Summary: Our studies on Leishmaniasis have recently focused on epidemiologcal data, retrieved through retrospective studies of Medical journals, National Health Care Registers and information from the databases of Clinical Microbiology Departments, maínly the one at Public Health Agency of Sweden.
Research data that the SSAC-grant facilitated have been presented at one international Conference (WorldLeish6, Toledo, Spain May 2017, oral presentation), and at the largest national Swedish Conference on Infection Medicine and Clinical Microbiology (Infektionsveckan och Mikrobiologiskt vårmöte, Karlskrona maj 2017, poster).
Two manuscripts are in progress, one already subitted for publication, and one to be submitted within shortly.

Title: “In-vitro activity of solithromycin against anaerobic bacteria in the normal intestinal microbiota of healthy human volunteers”, Andrej Weintraub. Grant sum: 60 000 SEK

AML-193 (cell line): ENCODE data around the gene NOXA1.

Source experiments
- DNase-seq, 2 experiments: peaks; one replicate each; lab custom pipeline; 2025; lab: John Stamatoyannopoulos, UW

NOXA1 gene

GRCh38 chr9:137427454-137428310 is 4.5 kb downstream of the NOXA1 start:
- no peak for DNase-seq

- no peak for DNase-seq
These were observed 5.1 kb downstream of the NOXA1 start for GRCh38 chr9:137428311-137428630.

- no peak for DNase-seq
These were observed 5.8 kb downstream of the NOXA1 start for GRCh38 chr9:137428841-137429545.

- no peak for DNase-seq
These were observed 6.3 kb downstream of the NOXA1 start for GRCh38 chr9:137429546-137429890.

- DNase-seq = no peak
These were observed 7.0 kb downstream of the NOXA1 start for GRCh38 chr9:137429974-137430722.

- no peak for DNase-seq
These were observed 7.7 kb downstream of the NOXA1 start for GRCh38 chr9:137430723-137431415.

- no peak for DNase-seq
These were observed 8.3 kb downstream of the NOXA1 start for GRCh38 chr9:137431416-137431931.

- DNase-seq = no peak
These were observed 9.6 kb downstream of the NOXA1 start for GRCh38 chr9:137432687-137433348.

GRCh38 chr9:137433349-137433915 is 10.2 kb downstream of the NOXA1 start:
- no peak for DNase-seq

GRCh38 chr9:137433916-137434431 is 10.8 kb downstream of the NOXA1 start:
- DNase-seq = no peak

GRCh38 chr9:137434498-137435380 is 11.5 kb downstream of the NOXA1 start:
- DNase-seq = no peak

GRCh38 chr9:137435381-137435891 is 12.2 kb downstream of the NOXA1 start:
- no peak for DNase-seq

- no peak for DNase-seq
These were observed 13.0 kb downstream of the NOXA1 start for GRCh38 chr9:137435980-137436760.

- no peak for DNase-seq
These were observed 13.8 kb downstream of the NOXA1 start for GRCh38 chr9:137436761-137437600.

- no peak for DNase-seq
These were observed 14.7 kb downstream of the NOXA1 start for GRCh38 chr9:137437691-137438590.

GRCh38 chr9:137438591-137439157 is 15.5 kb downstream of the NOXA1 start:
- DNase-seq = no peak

Summary: Solithromycin is a novel fluoroketolide with high activity against bacteria associated with community-acquired respiratory tract infections as well as gonorrhea. However, data on the activity of solithromycin against anaerobic bacteria from the normal intestinal microbiota are scarce. In this study, 1,024 Gram-positive and Gram-negative anaerobic isolates from the normal intestinal microbiota were analyzed for in-vitro susceptibility against solithromycin and compared to azithromycin, amoxicillin/clavulanic acid, ceftriaxone, metronidazole and levofloxacin by determining the minimum inhibitory concentration (MIC). Solithromycin was active against Bifidobacteria (MIC50, 0.008 mg/L) and Lactobacilli (MIC50, 0.008 mg/L). The MIC50 for Clostridia, Bacteroides, Prevotella and Veillonella were 0.5, 0.5, 0.125 and 0.016 mg/L, respectively. Gram-positive anaerobes were more susceptible to solithromycin as compared to the other antimicrobials tested. The activity of solithromycin against Gram-negative anaerobes was equal or higher as compared to other tested agents.

Title: “Impact on the intestinal microbiome caused by prophylactic treatment with dicloxacillin and cefuroxime”, Frederik Hertz. Grant sum: 60 000 SEK

Summary: Pending

Title: “Serious cardiac side-effects of fluoroquinolone and macrolide antibiotics”, Malin Inghammar. Grant sum: 100 000 SEK

Summary: Pending